Closing Thoughts

    I was inspired to write this article after breaking CIDER’s snapshot for a couple of hours on Monday. Shortly afterwards I got asked for the millionth time what to do in this situation and here we are. I also took a moment to add those instructions to the FAQ for future reference.

    That’s all I had for you today! Keep hacking!

    1. The underlying cause of this is mostly the fact the historically Emacs package maintainers had a tendency to release extremely rarely (if ever). 

    2. I really hope this is not just wishful thinking on my part. 

    3. Typically serious problems are addressed within several hours of being reported. 

    4. Lately I’ve been trying hard to improve the release cadence, and presently things are looking better on this front. 

  • Meta Reduce 2019.3: Style Guide & Docs Updates

    It’s been quite a while since the last “Meta Reduce” update I wrote and a lot of things have happened in the mean time.1 Let’s go over them real quick.

    1. Frankly, by now I’ve forgotten most of what’s happened. 

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  • Farewell, Grimoire

    A few days ago Reid McKenzie announced over twitter that he was shutting down Grimoire - a popular alternative to ClojureDocs he had created.

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  • nREPL 0.7: Introducing a Native EDN Transport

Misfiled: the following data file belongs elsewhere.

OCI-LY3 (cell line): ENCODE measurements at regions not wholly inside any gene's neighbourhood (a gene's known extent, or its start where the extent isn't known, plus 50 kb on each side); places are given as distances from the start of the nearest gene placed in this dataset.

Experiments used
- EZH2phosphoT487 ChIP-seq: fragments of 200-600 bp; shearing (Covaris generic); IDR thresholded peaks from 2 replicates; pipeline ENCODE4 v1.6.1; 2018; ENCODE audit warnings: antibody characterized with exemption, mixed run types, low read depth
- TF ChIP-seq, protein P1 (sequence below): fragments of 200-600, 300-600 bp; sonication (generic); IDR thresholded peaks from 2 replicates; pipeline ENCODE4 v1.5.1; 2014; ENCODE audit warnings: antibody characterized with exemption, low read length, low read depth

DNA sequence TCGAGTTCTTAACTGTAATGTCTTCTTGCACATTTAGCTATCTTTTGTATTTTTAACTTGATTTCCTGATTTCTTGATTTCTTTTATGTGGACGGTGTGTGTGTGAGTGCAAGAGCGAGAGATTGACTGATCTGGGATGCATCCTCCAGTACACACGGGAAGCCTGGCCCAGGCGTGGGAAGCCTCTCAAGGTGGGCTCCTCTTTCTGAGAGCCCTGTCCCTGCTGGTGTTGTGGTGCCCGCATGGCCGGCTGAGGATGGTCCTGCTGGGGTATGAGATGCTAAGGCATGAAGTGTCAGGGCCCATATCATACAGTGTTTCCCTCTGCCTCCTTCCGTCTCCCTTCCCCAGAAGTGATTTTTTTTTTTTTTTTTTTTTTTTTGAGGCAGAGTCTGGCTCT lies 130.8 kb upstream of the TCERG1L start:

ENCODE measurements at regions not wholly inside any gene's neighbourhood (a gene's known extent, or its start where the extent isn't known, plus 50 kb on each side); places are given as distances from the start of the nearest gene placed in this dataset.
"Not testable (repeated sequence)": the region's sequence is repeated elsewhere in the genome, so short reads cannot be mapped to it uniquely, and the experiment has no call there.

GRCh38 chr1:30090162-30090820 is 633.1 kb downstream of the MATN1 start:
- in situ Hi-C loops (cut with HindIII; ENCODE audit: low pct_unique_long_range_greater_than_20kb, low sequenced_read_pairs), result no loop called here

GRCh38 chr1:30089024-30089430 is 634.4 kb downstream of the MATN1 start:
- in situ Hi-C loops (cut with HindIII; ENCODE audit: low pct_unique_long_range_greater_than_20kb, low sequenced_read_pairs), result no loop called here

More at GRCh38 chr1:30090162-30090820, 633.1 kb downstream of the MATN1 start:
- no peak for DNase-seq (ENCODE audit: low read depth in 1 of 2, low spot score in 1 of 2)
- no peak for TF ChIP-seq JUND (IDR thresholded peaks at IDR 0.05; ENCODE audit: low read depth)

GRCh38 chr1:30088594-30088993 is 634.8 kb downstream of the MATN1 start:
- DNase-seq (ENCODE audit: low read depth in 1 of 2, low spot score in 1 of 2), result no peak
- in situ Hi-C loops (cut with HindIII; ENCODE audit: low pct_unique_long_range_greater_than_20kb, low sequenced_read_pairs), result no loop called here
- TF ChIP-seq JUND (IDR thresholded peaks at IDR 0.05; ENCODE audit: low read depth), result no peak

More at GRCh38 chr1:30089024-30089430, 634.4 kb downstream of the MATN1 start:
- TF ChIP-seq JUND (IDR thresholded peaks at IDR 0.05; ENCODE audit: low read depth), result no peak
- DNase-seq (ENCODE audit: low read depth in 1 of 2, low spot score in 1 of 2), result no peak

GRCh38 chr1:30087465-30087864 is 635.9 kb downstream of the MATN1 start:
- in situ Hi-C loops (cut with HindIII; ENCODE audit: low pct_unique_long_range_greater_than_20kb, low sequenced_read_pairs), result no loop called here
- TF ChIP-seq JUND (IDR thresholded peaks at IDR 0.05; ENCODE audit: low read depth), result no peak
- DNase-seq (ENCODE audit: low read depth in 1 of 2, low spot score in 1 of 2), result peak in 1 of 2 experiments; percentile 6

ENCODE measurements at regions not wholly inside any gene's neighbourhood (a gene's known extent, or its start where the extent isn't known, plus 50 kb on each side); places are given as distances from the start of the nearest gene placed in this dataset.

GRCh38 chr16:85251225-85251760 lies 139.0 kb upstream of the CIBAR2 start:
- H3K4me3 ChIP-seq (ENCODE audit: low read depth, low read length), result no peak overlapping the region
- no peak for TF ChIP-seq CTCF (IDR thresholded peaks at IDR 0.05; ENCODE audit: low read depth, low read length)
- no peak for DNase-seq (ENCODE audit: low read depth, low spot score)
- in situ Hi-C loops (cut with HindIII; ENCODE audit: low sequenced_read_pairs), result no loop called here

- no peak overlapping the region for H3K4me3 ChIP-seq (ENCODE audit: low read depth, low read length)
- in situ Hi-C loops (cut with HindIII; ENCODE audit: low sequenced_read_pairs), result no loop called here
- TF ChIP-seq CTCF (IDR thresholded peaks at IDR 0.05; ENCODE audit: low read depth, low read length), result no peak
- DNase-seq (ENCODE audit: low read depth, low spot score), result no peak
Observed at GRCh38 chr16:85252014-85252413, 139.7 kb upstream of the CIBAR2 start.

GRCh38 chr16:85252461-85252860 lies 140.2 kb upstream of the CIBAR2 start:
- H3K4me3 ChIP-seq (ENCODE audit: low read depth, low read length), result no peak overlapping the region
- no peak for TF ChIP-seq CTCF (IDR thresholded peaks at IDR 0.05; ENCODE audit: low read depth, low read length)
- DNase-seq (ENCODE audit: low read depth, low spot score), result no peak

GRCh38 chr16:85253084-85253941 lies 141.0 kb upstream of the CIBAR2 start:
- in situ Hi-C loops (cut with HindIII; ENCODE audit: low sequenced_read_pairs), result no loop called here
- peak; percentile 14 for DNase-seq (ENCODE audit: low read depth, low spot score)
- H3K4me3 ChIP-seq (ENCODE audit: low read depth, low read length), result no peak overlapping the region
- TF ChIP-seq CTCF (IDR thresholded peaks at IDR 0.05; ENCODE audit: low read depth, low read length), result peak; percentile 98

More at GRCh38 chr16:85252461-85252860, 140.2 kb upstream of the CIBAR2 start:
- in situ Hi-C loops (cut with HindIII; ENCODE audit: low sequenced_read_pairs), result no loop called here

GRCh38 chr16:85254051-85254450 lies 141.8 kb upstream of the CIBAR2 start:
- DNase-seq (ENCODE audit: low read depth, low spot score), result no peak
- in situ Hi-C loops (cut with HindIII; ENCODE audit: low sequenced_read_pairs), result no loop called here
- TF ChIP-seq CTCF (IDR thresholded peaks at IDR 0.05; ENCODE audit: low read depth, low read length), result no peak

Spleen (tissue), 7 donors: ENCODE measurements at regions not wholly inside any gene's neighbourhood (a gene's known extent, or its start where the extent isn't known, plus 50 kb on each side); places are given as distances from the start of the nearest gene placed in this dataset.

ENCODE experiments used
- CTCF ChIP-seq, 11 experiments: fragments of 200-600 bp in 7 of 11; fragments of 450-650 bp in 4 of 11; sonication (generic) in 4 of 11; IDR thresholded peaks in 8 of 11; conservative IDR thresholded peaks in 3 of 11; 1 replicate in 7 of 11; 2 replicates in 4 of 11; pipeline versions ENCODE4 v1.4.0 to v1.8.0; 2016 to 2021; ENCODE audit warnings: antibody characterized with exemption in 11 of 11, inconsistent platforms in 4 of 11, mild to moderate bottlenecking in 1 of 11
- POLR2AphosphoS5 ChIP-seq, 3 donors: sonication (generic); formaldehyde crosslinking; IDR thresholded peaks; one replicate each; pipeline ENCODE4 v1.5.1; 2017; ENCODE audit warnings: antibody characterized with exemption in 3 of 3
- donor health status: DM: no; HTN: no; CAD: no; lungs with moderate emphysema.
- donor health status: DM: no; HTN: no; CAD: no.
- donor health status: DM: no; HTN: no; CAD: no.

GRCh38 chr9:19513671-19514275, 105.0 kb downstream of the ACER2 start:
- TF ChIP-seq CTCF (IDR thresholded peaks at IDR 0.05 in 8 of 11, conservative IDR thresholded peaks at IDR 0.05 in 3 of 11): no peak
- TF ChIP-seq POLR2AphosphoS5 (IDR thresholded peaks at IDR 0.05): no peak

Today marks the release of the first milestone from the nREPL 0.7 series - namely nREPL 0.7.0-alpha1. The highlight of the release is the addition of a native (built-in) EDN transport to complement the default bencode transport that nREPL has shipped since day 1.

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  • Weird Ruby: Zeroing in on a Couple of Numeric Predicates

    Today we’re going to discuss a couple of really simple numeric predicates - namely Numeric#zero? and Numeric#nonzero?. I assume most Ruby developers are familiar with them, as they represent a popular alternative to doing traditional checks for zero:

    if foo == 0 ...
    
    if foo.zero? ...
    
    if foo != 0 ...
    
    if foo.nonzero? ...
    

    So far, so good. Nothing really weird, right? Let’s now take a closer at the two predicate methods:

    0.zero?
    # => true
    0.nonzero?
    #=> nil
    1.zero?
    #=> false
    1.nonzero?
    #=> 1
    

    Now this looks kind of weird… As you can see zero? returns true or false and nonzero? returns its receiver or nil. So much for API symmetry. There’s a long weird story behind this inconsistency, and an interesting ticket on Ruby’s bug tracker discussing options how to address it. Most of the time you probably won’t experience any issues related to that inconsistency, but there are certainly cases where it is going to bite you.1

    As far as I’m concerned nonzero? doesn’t exist and I simply use !zero? all the time. Negative predicates are pretty weird in the first place and I’ve never seen much value in them.2

    I’ll end this post with a small challenge for you - what are your favourite examples of API inconsistency in Ruby?

    Articles in the Series